Jack

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  4. cluckermomofsix

    cluckermomofsix Out Of The Brooder

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    Great thread, as I was curious about the same thing!!

    One additional question, JackE (or anyone else), do you let your flock free range and, if so, do you let them do this during winter storms (when it is snowing, blowing, etc.)? I have a flock that loves, loves, loves to be out and about and am not sure if I should let them be during the winter storms. This, too, will be my first winter with a flock and am not sure when they should or should not be allowed out.
     
  5. mstricer

    mstricer Overrun With Chickens

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    My birds free range all winter long, even when there is snow on the ground. One thing they don't like is wind and snow storms
     
  6. JackE

    JackE Chillin' With My Peeps

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    The door is opened every day, unless it's snowing and the wind is blowing real hard. Sometimes the wind can blow so hard, I'm afraid they could be blown into the next county. If the ground is covered with snow, they won't come out unless I clear a path/area for them. With their short legs, they can get stuck in deep snow kinda easily. Some of them will walk on snow that's not really deep, some won't take a step on snow at all.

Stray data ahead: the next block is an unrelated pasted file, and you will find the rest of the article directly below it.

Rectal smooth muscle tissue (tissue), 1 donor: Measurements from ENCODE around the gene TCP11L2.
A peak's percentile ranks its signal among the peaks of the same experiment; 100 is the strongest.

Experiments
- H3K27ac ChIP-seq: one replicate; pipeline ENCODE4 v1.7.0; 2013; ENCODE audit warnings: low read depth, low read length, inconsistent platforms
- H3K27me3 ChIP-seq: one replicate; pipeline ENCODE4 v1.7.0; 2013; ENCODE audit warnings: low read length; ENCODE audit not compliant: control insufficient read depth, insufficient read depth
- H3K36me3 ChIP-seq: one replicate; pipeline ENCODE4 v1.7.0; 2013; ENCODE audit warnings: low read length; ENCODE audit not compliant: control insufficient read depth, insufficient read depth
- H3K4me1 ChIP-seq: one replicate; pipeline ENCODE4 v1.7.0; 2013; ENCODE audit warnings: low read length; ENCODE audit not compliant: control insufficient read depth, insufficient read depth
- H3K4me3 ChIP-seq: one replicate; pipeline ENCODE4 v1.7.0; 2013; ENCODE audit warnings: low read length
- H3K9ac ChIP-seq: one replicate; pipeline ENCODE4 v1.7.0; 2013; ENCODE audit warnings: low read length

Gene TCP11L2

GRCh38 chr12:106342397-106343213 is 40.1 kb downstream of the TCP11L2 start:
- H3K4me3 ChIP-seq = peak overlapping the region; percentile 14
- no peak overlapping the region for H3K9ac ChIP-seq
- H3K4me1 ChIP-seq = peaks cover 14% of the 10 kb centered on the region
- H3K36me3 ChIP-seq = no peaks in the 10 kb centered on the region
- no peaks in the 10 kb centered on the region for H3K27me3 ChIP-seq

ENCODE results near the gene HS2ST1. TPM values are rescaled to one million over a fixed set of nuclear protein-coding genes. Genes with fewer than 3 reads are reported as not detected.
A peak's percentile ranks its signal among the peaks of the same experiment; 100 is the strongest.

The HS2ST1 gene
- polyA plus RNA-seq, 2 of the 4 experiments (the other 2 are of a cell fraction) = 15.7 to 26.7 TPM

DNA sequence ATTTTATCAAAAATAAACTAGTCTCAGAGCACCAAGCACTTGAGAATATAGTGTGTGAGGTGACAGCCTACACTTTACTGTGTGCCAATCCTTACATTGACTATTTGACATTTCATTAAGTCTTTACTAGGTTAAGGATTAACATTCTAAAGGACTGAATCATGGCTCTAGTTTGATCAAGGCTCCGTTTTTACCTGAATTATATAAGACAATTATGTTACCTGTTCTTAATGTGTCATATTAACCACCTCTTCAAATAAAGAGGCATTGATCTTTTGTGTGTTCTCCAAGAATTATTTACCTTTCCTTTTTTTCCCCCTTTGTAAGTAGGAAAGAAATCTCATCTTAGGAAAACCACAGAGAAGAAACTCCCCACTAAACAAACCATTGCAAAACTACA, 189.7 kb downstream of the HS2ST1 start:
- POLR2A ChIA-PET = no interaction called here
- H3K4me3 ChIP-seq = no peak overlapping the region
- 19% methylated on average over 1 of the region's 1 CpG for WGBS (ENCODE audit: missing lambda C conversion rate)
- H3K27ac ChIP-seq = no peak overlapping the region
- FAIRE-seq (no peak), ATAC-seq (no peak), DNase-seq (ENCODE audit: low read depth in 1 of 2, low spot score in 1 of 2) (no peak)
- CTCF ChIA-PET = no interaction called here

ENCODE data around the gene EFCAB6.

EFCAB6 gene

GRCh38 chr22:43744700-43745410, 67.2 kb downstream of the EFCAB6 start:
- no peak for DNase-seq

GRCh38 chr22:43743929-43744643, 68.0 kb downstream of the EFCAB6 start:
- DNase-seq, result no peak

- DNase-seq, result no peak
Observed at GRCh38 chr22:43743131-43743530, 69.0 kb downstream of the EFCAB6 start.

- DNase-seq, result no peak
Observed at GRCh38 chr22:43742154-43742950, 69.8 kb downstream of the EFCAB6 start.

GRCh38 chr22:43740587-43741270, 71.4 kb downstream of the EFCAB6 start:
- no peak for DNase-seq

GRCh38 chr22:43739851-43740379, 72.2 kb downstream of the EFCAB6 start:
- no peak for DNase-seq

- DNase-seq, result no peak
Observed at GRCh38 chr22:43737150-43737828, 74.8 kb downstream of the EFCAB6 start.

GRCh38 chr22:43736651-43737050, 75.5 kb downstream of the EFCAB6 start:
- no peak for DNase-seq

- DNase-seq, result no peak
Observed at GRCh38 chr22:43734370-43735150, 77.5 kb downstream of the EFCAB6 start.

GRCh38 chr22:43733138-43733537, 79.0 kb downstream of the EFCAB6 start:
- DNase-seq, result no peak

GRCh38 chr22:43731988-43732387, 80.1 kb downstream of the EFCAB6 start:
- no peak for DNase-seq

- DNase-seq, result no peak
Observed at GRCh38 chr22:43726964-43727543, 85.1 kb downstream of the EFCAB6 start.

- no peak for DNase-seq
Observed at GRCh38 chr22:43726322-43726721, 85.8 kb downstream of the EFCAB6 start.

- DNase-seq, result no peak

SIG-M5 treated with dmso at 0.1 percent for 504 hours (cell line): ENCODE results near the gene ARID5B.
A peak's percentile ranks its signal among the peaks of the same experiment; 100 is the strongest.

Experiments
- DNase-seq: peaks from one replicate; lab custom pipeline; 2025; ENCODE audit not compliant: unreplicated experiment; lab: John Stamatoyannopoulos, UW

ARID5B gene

Jack

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  7. PartyOnARoost

    PartyOnARoost Chillin' With My Peeps

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    Great thread, nice info. First winter w/ chickens also
    Thanks,
     
  8. baybeka

    baybeka New Egg

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    I was just about to ask the same question. My 1st winter with my girls in Cedar City UT.
    Thank You for all the help you guys provide in this site!
    Cheers!
     
  9. Lorirn740

    Lorirn740 New Egg

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    Aug 12, 2012
    thanks everyone for the great advice!!! No heater just hay and I will batten down the hatches :) Lori
     
  10. CarolineVT

    CarolineVT New Egg

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    Sep 15, 2015
    I hear you about the acclimation to the cold. We purposely got cold-hearty breeds (with one surprise chicken who did pretty well last winter!) because we live in Vermont. My chickens all got frostbite on their wattles and combs. Black spots that all turned red again as the temperatures rose. Maybe it wasn't frostbite if it healed? They shook their heads a lot, I thought, because of the black spots.
    Anyway, their coop accommodates six chickens, but we only have four, so I put a hay bale inside to take up space. I put in so they cannot get on top of it and poop on it.

    Anyway - Any thoughts about those black spots? Thank you!